While the payment of indenture trustee fees frequently is negotiated in chapter 11 cases, it has become particularly relevant in recent years for at least two reasons. First, as bondholder recoveries in chapter 11 cases have grown increasingly uncertain, the value of an indenture trustee's charging lien is equally precarious. This is especially significant where an indenture trustee's bondholders might receive little consideration in a chapter 11 plan, or where that consideration otherwise is illiquid. As a result, indenture trustees often seek to ensure that chapter 11 plans provide for the payment of their fees. Second, the effects of a 2014 Southern District of New York decision in the Lehman Brothers bankruptcycontinue to reverberate throughout the industry. While distinguishable, parties that object to the payment of indenture trustee fees (often the United States Trustee) commonly rely on this decision. These two reasons, among others, have made it all the more important for indenture trustees to be proactive about getting their fees paid in chapter 11 cases. Fortunately, two recent bankruptcy court decisions have reinforced an indenture trustee's ability to get paid its fees in a chapter 11 plan.
In In re Briggs & Stratton Corporation, Case No. 20-43597 (BSS), pending in the United States Bankruptcy Court for the Eastern District of Missouri, the chapter 11 plan reflected a global settlement among multiple parties, including the debtors, the unsecured creditors committee and the unsecured bondholders. The plan included a provision that allowed for the payment of the unsecured indenture trustee fees. The United States Trustee lodged an objection, citing Lehman, arguing that other than exercising its charging lien, the sole means by which an indenture trustee can be paid is through section 503 of the Bankruptcy Code. At a December 18, 2020 confirmation hearing, the Bankruptcy Court overruled the objection of the United States Trustee and confirmed the plan, concluding that: (i) the payment of the indenture trustee fees was negotiated as part of a global settlement among the parties; (ii) section 503 is not the sole source of authority for payment of those fees, and (iii) section 1123(b)(6) further supported payment of the fees (See 12/18/20 Tr. 86:20-87-10).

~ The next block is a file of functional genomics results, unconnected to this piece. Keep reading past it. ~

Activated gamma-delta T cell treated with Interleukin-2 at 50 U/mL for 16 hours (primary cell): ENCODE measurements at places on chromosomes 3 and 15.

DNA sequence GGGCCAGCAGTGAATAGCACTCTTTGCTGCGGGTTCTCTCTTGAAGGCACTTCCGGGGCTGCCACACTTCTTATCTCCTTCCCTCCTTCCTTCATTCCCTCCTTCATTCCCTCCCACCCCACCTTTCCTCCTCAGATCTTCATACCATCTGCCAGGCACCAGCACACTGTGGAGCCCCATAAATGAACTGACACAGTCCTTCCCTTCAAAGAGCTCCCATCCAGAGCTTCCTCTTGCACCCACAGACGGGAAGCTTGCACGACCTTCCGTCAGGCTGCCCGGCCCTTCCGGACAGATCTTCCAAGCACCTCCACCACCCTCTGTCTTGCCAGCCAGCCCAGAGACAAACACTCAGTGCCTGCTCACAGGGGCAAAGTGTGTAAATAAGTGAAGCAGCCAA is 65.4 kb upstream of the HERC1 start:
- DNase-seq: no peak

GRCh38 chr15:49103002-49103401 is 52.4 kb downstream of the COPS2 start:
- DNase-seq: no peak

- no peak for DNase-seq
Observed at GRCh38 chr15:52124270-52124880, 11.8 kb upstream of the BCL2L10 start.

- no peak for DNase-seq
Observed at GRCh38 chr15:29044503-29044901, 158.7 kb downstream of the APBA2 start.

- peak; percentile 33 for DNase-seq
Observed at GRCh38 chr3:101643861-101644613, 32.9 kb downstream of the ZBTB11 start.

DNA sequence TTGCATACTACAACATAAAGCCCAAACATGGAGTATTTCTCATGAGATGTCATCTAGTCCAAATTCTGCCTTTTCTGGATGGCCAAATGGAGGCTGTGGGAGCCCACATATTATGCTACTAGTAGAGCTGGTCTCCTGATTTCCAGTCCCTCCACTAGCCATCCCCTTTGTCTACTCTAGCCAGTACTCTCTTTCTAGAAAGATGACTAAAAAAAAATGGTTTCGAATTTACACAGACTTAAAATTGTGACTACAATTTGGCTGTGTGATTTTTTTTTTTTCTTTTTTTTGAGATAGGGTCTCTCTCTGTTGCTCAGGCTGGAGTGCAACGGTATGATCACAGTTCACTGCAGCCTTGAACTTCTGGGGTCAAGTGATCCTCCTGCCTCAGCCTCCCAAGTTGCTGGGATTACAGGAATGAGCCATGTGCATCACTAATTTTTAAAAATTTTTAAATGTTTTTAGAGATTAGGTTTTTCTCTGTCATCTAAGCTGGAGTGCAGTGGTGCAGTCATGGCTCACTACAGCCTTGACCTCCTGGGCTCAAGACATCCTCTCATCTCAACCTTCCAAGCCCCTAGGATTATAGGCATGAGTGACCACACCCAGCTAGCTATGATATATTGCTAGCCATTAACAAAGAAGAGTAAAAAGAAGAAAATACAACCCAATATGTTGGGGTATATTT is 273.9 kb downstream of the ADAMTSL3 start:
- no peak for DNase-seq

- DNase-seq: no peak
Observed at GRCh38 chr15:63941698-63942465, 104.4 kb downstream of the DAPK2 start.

Just two business days later, on December 22, 2020, the identical issue again was argued before Judge Sontchi in In re Extraction Oil and Gas, Inc., Case No. 20-11548 (CSS), pending in the United States Bankruptcy Court for the District of Delaware. There, the United States Trustee asserted the same arguments as it did in Briggs, again citing Lehman. The United States Trustee also reminded Judge Sontchi that in Energy Future Holdings ("EFH"), he mandated that indenture trustees file substantial contribution applications under section 503 of the Bankruptcy Code. However, Judge Sontchi overruled the objection, noting that EFH was sui generis. The Bankruptcy Court instead concluded that section 503 was not the exclusive means by which an indenture trustee can be paid, and cited section 363 of the Bankruptcy Code as support for the payment of indenture trustee fees. (See 12/20/20 Tr. 84:6-15). Judge Sontchi also cited Adelphia favorably, ultimately finding that payment of indenture trustee fees was part of a consensual deal term included in the Extraction chapter 11 plan. (See 12/20/20 Tr. 84:16-25).
If the past is instructive, we can expect to see future litigation over the payment of indenture trustee fees. Rather than resorting to substantial contribution motions or exercising their charging lien, indenture trustees often find themselves negotiating fee payments as part of a chapter 11 plan. Yet, the successful negotiation of that plan provision remains susceptible to objection, often facing challenges lodged by the United States Trustee. Hopefully, the recent decisions from the St. Louis and Delaware Bankruptcy Courts will provide greater consistency and predictability for indenture trustees in favor of the payment of their fees in chapter 11 cases.
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